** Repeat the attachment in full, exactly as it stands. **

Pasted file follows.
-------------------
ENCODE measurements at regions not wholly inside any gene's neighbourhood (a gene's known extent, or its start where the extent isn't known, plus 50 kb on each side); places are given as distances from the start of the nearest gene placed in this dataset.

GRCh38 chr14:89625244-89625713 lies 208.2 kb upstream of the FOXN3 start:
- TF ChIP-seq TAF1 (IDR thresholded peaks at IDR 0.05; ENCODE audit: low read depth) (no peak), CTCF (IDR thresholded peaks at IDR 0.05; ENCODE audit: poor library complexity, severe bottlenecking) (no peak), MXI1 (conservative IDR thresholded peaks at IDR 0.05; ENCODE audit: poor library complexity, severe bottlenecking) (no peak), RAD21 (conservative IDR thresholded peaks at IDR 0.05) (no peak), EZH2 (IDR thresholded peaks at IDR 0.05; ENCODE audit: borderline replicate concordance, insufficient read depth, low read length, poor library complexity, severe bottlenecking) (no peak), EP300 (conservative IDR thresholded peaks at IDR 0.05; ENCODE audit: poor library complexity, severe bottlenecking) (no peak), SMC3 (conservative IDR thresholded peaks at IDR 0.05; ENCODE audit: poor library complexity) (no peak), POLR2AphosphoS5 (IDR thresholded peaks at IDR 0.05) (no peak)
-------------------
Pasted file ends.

ENCODE measurements at regions not wholly inside any gene's neighbourhood (a gene's known extent, or its start where the extent isn't known, plus 50 kb on each side); places are given as distances from the start of the nearest gene placed in this dataset.

GRCh38 chr14:89625244-89625713 lies 208.2 kb upstream of the FOXN3 start:
- TF ChIP-seq TAF1 (IDR thresholded peaks at IDR 0.05; ENCODE audit: low read depth) (no peak), CTCF (IDR thresholded peaks at IDR 0.05; ENCODE audit: poor library complexity, severe bottlenecking) (no peak), MXI1 (conservative IDR thresholded peaks at IDR 0.05; ENCODE audit: poor library complexity, severe bottlenecking) (no peak), RAD21 (conservative IDR thresholded peaks at IDR 0.05) (no peak), EZH2 (IDR thresholded peaks at IDR 0.05; ENCODE audit: borderline replicate concordance, insufficient read depth, low read length, poor library complexity, severe bottlenecking) (no peak), EP300 (conservative IDR thresholded peaks at IDR 0.05; ENCODE audit: poor library complexity, severe bottlenecking) (no peak), SMC3 (conservative IDR thresholded peaks at IDR 0.05; ENCODE audit: poor library complexity) (no peak), POLR2AphosphoS5 (IDR thresholded peaks at IDR 0.05) (no peak)